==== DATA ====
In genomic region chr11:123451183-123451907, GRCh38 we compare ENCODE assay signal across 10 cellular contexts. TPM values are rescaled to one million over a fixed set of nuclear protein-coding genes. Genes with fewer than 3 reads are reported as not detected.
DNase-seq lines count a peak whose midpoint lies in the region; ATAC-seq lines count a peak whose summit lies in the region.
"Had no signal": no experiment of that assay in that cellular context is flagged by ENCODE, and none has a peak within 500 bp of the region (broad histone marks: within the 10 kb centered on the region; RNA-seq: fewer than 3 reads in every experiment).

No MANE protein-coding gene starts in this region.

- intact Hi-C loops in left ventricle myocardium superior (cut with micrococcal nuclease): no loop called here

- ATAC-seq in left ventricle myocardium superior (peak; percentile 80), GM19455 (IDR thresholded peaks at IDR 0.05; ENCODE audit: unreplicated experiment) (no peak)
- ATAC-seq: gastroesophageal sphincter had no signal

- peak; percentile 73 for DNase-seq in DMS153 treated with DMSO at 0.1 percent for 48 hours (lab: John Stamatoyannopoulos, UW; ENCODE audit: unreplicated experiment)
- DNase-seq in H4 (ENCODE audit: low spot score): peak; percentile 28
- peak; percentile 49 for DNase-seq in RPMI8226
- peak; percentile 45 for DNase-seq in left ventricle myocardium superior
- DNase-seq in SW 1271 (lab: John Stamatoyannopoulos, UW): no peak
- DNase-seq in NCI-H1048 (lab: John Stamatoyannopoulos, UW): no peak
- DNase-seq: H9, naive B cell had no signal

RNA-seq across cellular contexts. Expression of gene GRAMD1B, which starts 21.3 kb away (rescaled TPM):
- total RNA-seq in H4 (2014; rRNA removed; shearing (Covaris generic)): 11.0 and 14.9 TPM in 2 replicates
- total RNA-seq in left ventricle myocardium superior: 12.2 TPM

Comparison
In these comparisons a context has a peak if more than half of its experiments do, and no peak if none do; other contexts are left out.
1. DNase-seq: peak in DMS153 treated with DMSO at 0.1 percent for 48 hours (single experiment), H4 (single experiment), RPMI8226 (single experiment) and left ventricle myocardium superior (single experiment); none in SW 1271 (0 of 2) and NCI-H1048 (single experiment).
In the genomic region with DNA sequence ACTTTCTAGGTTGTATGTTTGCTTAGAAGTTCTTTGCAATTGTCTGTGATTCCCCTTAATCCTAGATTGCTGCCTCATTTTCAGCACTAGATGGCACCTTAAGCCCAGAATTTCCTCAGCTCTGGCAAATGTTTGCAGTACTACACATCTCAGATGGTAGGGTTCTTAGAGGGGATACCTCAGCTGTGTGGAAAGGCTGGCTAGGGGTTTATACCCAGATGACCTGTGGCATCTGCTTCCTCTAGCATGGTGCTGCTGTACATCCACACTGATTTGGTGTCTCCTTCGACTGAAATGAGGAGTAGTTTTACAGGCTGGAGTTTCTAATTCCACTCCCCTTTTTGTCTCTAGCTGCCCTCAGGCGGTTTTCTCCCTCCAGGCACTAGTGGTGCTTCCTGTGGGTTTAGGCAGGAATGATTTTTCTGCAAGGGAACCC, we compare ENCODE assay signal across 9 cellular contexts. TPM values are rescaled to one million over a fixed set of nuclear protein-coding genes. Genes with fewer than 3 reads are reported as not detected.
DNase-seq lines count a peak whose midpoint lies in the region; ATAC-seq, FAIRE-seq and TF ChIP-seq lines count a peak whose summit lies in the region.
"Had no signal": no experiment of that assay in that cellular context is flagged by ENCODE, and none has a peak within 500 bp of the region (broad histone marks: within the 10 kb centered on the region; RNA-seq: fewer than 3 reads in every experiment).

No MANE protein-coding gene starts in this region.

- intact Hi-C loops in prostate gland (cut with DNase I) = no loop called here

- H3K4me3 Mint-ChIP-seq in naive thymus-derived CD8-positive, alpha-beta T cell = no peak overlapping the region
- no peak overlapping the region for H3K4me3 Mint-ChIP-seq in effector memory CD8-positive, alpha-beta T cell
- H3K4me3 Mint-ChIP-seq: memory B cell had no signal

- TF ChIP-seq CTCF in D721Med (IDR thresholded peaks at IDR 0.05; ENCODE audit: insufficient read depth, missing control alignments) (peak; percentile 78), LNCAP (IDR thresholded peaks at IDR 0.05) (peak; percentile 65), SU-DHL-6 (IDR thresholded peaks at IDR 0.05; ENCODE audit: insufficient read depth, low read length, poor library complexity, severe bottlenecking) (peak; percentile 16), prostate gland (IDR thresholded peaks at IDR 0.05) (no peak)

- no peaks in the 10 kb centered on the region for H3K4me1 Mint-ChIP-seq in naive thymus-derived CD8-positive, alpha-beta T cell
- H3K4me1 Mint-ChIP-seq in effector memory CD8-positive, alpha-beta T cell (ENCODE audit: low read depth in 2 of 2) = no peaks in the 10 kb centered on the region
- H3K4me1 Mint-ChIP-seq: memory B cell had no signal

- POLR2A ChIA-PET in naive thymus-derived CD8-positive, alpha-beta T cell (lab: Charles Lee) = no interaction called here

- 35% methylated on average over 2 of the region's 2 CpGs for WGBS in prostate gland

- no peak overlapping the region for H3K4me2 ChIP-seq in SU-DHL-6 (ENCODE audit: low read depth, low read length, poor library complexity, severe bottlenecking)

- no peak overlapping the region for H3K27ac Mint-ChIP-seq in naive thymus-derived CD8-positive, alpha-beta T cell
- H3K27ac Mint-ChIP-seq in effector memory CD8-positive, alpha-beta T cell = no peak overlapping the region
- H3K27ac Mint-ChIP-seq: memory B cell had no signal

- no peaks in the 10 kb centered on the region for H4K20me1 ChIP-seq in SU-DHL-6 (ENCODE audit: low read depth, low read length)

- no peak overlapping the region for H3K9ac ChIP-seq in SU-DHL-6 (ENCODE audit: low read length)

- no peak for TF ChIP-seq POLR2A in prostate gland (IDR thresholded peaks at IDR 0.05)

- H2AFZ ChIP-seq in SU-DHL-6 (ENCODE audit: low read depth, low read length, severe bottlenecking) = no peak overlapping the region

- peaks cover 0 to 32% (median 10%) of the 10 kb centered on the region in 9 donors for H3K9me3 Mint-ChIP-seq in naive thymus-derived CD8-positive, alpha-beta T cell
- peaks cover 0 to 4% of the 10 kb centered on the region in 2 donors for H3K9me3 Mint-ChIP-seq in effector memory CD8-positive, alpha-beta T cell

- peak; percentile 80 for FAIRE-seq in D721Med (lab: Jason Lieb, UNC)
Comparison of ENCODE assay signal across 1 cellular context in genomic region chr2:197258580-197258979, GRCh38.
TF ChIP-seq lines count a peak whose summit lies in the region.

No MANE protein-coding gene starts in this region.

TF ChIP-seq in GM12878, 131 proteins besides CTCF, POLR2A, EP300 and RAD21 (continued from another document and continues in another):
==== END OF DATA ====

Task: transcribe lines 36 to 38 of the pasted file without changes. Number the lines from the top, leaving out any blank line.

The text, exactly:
- no peak overlapping the region for H3K27ac Mint-ChIP-seq in naive thymus-derived CD8-positive, alpha-beta T cell
- H3K27ac Mint-ChIP-seq in effector memory CD8-positive, alpha-beta T cell = no peak overlapping the region
- H3K27ac Mint-ChIP-seq: memory B cell had no signal